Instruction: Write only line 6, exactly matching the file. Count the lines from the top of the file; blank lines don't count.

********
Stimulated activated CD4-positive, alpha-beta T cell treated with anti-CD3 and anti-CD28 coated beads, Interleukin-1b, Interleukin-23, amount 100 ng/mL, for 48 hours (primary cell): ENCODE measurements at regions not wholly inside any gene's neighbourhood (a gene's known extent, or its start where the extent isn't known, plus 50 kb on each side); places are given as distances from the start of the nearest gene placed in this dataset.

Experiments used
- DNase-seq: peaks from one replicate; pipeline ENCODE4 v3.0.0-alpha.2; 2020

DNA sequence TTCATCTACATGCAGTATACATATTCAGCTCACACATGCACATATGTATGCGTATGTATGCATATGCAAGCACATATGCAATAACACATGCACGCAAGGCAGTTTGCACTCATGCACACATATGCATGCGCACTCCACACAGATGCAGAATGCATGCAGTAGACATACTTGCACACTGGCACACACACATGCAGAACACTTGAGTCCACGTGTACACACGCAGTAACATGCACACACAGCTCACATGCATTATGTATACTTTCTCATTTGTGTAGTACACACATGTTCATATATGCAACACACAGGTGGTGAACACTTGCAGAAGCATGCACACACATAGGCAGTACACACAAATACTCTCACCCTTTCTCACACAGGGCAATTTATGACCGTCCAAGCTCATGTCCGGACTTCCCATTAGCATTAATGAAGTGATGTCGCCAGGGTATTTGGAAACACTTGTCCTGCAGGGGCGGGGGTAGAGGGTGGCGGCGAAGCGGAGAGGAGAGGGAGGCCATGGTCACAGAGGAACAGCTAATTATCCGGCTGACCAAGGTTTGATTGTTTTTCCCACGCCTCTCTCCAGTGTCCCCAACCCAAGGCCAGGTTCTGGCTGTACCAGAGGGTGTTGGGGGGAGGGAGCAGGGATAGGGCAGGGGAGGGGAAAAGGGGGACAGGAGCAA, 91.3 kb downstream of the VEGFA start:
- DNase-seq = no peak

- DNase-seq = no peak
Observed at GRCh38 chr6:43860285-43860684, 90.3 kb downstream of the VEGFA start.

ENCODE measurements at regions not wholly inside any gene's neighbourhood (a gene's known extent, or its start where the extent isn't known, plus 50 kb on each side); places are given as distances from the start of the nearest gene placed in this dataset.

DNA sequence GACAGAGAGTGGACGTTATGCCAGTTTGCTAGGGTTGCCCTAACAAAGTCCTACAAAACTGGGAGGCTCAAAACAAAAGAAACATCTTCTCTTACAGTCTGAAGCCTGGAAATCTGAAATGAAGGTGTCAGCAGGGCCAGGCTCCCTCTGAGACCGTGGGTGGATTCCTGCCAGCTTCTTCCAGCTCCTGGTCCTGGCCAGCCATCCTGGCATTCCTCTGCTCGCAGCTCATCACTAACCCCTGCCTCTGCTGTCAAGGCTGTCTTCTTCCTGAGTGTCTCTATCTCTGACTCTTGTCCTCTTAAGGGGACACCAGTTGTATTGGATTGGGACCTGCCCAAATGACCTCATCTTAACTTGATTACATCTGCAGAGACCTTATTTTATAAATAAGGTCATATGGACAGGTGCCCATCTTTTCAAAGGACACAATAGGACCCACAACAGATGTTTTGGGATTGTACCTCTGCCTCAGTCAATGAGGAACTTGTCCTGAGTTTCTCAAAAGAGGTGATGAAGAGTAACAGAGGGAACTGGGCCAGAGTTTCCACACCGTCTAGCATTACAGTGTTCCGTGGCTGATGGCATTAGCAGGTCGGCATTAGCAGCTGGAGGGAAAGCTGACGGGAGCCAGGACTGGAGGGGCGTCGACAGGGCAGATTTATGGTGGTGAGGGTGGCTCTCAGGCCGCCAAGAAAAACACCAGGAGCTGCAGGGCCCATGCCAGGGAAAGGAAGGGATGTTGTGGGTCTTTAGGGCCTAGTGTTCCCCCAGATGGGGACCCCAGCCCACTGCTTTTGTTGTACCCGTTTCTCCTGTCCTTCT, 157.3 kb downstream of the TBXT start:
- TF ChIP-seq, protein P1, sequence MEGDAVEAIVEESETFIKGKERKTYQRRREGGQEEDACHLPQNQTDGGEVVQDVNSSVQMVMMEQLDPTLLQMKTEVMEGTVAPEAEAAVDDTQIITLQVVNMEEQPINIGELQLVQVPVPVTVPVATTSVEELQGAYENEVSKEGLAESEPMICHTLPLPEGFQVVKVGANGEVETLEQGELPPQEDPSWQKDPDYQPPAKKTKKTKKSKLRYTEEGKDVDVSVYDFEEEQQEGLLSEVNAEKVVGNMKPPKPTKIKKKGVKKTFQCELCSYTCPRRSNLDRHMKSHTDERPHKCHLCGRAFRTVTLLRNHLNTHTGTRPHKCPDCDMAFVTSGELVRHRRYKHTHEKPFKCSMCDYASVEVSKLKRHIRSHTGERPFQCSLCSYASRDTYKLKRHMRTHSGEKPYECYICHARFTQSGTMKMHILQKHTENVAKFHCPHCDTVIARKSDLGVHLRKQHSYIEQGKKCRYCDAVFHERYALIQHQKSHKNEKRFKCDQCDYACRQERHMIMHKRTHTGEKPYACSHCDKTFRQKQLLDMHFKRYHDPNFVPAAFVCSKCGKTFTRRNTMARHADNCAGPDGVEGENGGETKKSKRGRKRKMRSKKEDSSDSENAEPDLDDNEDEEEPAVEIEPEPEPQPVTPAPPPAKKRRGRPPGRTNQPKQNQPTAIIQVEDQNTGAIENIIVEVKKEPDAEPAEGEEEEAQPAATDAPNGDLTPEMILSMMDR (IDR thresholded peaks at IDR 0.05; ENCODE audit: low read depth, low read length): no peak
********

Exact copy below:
- DNase-seq = no peak